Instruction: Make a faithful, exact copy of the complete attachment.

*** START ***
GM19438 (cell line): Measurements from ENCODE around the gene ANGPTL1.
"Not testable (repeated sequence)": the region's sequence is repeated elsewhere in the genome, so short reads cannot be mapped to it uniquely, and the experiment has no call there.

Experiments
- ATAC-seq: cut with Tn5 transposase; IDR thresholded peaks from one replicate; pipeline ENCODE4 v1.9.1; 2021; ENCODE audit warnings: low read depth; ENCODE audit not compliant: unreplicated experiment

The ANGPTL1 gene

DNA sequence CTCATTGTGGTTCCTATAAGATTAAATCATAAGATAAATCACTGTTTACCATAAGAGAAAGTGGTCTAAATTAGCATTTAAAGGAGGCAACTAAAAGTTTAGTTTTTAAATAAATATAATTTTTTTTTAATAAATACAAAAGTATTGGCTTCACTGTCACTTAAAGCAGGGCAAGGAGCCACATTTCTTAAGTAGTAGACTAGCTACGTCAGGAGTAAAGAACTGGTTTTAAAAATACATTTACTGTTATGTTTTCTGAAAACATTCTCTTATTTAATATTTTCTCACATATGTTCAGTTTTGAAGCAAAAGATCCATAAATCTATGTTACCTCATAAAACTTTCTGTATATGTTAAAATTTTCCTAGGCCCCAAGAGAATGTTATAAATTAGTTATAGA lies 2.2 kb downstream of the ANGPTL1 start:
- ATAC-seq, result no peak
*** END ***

GM19438 (cell line): Measurements from ENCODE around the gene ANGPTL1.
"Not testable (repeated sequence)": the region's sequence is repeated elsewhere in the genome, so short reads cannot be mapped to it uniquely, and the experiment has no call there.

Experiments
- ATAC-seq: cut with Tn5 transposase; IDR thresholded peaks from one replicate; pipeline ENCODE4 v1.9.1; 2021; ENCODE audit warnings: low read depth; ENCODE audit not compliant: unreplicated experiment

The ANGPTL1 gene

DNA sequence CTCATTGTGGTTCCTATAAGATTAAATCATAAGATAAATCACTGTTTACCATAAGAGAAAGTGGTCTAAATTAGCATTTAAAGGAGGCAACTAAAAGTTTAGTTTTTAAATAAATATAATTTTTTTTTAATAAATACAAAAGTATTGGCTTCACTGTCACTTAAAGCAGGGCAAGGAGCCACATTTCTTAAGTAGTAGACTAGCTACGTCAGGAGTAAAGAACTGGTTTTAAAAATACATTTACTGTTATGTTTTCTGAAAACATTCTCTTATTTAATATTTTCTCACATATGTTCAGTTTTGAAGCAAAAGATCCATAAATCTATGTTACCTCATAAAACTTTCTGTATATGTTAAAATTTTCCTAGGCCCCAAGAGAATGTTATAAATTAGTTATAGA lies 2.2 kb downstream of the ANGPTL1 start:
- ATAC-seq, result no peak